ABOUT THE CHEMICAL REACTIONS LESSON
This lesson is appropriate for children ages 11 and up. Students are introduced to atoms, molecules, compounds, and mixtures, using LEGO® bricks as atoms.
In an engaging hands-on wet lab, students experience a chemical reaction and then model the same reaction with LEGO bricks. This lesson is also offered as a 3-hour academic field trip LEGO Chemistry at the Edgerton Center.
TEACHING THE CHEMICAL REACTIONS LESSON
Co-Teaching Video from BLOSSOMS:
This interactive video can be used to co-teach the lesson with Dr. Kathleen Vandiver (inventor of this lesson). Alternatively, teachers can watch the entirety of the lesson in advance. BLOSSOMS (Blended Learning Open Source Science or Math Studies) is a collaborative initiative seeking to begin to develop a large, free repository of video modules for high school math and science classes in multiple languages.
- Recognizing Chemical Reactions (25 min - with Teacher Guide, transcript, and additional resources)
Teacher Guides and Resources:
This teacher’s guide outlines the lessons as multiple 45-minute class sessions for both the wet lab and LEGO activity. Alternatively, the guide contains a workshop (2.5 hour) version.
MIT Edgerton Molecule videos on our YouTube channel:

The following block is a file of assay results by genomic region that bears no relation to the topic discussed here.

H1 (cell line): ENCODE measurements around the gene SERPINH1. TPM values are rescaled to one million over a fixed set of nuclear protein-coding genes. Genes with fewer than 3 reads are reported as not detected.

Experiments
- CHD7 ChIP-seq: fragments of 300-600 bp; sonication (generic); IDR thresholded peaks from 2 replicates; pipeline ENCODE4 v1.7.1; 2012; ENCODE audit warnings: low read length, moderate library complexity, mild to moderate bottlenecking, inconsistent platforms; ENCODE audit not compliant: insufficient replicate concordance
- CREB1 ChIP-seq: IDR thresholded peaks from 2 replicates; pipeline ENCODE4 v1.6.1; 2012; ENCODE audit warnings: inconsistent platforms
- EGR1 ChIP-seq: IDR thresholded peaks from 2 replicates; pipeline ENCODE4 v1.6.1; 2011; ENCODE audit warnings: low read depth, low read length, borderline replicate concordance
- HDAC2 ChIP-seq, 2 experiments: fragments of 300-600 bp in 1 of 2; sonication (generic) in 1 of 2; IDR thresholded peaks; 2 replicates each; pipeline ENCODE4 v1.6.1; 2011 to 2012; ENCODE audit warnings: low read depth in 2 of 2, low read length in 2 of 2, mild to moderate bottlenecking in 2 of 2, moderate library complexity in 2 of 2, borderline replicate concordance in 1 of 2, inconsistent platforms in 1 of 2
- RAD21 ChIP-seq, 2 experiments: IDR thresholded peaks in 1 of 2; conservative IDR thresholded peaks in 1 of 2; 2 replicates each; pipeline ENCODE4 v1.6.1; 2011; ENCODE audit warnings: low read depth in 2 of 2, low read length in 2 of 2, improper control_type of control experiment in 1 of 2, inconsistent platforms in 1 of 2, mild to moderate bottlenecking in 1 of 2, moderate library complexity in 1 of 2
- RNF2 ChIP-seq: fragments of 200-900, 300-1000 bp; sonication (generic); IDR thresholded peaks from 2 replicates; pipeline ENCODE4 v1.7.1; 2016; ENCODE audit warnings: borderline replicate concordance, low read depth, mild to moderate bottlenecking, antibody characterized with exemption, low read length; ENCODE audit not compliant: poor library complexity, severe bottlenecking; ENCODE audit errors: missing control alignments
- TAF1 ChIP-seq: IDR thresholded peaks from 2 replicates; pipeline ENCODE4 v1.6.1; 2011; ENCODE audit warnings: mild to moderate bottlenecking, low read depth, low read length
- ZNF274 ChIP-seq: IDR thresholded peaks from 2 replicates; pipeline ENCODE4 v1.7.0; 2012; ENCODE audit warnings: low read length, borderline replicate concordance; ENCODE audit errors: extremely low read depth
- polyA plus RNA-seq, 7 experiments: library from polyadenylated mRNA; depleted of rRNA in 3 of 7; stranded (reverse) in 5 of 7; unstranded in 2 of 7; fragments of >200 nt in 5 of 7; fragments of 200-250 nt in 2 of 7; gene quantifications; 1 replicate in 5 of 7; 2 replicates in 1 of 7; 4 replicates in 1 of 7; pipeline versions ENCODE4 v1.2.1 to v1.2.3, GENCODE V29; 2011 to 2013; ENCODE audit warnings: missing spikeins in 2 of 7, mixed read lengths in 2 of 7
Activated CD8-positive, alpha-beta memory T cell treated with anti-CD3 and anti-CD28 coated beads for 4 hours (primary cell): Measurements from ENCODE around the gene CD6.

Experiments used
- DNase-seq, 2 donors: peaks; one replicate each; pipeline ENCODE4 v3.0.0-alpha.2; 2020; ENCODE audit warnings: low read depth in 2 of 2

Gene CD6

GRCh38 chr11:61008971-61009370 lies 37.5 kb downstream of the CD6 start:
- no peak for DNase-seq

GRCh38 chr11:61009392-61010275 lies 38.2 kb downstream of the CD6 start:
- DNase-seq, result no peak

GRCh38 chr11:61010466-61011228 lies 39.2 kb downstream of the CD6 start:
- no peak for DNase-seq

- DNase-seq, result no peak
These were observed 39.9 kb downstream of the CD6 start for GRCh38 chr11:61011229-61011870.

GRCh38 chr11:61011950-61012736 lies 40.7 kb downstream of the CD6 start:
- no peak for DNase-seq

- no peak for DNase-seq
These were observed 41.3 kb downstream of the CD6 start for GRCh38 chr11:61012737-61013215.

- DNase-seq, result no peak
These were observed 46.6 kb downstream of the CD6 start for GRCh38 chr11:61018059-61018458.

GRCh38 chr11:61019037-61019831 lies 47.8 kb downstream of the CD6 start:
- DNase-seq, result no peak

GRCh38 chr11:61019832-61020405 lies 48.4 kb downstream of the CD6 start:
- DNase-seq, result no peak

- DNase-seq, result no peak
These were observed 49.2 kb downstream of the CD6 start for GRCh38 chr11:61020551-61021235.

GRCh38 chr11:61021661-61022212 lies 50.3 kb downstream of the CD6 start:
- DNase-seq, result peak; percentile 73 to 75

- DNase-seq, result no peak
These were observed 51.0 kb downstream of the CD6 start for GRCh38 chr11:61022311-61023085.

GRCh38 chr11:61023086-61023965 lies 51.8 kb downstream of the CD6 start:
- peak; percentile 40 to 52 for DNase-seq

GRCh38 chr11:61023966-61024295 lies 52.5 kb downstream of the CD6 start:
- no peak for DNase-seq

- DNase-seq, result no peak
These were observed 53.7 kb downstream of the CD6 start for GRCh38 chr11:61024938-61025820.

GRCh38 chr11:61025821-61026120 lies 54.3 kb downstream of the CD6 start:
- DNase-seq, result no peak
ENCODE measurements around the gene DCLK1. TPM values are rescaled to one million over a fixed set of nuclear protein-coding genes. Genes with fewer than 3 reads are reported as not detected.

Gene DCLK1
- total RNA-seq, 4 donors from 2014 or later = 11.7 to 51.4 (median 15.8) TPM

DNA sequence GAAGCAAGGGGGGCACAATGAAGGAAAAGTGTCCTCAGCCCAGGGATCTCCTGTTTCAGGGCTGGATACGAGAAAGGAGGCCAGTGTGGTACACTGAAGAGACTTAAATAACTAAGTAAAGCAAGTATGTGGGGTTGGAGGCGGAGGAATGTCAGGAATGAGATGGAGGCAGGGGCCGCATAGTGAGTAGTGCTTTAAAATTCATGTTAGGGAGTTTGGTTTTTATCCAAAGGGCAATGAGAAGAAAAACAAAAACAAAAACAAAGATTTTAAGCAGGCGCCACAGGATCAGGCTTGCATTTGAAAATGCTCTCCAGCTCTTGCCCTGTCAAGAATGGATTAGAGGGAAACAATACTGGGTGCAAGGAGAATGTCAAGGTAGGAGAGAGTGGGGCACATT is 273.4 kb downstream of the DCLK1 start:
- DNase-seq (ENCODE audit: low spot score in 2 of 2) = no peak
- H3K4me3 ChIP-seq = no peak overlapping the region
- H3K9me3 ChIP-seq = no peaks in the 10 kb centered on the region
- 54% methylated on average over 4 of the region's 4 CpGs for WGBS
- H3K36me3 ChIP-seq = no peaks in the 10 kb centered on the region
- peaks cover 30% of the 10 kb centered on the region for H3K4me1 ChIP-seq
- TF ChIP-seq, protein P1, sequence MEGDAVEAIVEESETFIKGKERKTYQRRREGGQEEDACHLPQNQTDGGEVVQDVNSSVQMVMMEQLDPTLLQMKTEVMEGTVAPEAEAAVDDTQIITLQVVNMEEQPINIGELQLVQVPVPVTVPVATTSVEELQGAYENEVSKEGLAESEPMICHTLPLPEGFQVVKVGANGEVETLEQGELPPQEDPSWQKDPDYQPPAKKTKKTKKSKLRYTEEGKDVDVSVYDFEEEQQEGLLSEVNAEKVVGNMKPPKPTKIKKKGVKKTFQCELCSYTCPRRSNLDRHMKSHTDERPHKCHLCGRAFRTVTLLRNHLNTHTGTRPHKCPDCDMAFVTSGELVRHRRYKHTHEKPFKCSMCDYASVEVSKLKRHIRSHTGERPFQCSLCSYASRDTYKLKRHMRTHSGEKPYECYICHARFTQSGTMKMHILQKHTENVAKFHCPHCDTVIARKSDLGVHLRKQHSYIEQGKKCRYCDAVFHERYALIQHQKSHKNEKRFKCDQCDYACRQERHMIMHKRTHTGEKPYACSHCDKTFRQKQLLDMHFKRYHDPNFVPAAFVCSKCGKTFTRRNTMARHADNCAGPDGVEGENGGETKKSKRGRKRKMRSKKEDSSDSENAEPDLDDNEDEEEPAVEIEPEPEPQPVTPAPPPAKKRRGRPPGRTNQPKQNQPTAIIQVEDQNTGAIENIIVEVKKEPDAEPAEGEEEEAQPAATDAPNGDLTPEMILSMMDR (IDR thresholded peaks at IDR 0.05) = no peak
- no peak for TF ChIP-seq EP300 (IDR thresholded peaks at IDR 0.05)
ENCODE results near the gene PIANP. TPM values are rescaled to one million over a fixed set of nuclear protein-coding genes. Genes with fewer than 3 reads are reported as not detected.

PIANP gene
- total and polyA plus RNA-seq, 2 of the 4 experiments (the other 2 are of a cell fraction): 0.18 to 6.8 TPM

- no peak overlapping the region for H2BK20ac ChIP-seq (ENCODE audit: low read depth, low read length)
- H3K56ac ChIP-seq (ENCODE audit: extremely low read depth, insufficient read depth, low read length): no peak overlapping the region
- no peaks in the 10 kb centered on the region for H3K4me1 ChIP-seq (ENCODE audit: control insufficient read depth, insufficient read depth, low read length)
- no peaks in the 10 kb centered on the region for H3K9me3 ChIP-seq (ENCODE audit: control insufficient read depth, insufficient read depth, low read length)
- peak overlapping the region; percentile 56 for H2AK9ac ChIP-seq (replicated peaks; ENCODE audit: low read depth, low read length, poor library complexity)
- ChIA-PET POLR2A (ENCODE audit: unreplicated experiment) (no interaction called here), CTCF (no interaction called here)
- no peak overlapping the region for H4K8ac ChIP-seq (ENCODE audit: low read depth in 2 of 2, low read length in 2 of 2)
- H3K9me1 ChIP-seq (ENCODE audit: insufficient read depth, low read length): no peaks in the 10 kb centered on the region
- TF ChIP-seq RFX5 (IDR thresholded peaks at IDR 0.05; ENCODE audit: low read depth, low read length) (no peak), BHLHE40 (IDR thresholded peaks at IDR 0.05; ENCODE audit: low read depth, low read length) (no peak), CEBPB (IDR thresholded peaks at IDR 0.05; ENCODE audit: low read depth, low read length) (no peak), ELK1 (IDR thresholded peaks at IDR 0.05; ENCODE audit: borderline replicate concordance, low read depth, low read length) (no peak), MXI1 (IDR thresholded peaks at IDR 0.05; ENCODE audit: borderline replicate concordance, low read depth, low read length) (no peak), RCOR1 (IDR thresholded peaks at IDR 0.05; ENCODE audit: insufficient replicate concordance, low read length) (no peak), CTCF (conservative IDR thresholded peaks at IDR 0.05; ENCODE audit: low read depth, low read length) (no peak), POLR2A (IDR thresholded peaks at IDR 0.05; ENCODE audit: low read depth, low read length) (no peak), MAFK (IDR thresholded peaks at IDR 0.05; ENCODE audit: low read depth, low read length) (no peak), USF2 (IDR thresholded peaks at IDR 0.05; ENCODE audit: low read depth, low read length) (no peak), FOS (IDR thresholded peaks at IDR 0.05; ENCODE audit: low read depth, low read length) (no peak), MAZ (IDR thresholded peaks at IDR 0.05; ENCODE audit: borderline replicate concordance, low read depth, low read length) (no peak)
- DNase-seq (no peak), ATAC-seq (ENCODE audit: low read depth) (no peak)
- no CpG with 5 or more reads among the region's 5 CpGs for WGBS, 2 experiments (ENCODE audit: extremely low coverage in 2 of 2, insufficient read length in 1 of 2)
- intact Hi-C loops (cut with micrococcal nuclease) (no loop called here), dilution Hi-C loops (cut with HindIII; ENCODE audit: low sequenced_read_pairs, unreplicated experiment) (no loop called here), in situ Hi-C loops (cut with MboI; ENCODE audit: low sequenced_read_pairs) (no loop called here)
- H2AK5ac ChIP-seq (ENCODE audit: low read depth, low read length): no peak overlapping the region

This video was designed as a preview for instructors before teaching the wet lab. It shows all the experiments in the wet lab and the expected results. If necessary, it might be used to replace the wet lab activity.
- Chemical Reactions Wet Lab Video (7.5 min)
MOLECULE SET MATERIALS
You can make your own Molecule Sets by visiting our webpage: Information for Edgerton Center Molecule Sets. We are no longer able to sell Molecule Sets, unfortunately.
The following LEGO bricks are the minimum required (per kit/2 students) for the Chemical Reactions Lesson:
- 6 red 2x4
- 2 pink 2x4
- 2 light green 2x4
- 2 black 2x4
- 1 green 2x4
- 4 white 1x2
NOTE: "2x4" and "1x2" refer to the number of bumps on top of the LEGO bricks.
Chemical Reactions Mats (per kit/2 students):
5. Recognize that there are more than 100 elements that combine in a multitude of ways to produce compounds that make up all of the living and nonliving things that we encounter.
6. Differentiate between an atom (the smallest unit of an element that maintains the characteristics of that element) and a molecule (the smallest unit of a compound that maintains the characteristics of that compound).
7. Give basic examples of elements and compounds.
8. Differentiate between mixtures and pure substances.
10. Differentiate between physical changes and chemical changes.
LEGO®, the LEGO logo, and the brick and knob configurations are trademarks of the LEGO group, used here with permission. ©MIT. All rights reserved.